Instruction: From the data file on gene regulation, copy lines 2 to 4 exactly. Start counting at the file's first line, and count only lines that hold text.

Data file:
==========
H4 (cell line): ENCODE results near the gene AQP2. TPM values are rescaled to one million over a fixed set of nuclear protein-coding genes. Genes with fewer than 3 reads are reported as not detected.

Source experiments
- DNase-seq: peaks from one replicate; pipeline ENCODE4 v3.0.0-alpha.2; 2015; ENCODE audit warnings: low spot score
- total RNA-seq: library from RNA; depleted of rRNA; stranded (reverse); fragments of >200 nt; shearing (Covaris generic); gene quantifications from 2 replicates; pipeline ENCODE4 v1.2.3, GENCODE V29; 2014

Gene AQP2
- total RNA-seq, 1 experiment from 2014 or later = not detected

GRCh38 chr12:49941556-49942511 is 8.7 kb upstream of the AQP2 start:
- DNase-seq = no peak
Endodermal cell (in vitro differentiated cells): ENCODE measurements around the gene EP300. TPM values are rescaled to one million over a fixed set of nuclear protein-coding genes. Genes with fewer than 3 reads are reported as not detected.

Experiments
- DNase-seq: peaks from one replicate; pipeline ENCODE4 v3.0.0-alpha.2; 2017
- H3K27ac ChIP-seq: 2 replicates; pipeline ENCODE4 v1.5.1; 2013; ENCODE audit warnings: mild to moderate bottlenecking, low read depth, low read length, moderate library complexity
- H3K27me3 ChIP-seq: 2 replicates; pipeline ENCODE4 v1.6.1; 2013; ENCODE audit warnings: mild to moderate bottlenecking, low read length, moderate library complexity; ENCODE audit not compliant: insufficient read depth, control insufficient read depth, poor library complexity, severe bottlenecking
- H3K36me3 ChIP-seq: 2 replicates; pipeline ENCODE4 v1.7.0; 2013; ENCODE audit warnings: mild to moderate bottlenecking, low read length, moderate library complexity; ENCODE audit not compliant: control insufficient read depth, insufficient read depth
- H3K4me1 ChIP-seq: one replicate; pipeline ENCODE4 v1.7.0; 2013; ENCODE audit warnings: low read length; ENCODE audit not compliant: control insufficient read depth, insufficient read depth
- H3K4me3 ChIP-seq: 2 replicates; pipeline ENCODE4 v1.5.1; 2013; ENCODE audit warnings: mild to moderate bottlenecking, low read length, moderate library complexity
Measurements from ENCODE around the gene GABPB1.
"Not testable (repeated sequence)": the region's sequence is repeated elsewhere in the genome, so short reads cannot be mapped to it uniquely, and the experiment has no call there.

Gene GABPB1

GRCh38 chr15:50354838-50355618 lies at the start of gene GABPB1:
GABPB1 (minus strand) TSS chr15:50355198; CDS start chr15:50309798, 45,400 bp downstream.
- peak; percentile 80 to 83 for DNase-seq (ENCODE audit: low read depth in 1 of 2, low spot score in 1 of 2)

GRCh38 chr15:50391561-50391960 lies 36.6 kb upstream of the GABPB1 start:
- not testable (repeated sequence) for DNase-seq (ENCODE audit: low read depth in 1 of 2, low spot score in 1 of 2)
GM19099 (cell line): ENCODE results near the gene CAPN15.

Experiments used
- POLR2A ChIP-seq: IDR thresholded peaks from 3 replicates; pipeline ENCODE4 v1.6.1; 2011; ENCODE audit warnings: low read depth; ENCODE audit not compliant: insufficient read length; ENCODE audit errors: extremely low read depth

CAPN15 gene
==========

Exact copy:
Source experiments
- DNase-seq: peaks from one replicate; pipeline ENCODE4 v3.0.0-alpha.2; 2015; ENCODE audit warnings: low spot score
- total RNA-seq: library from RNA; depleted of rRNA; stranded (reverse); fragments of >200 nt; shearing (Covaris generic); gene quantifications from 2 replicates; pipeline ENCODE4 v1.2.3, GENCODE V29; 2014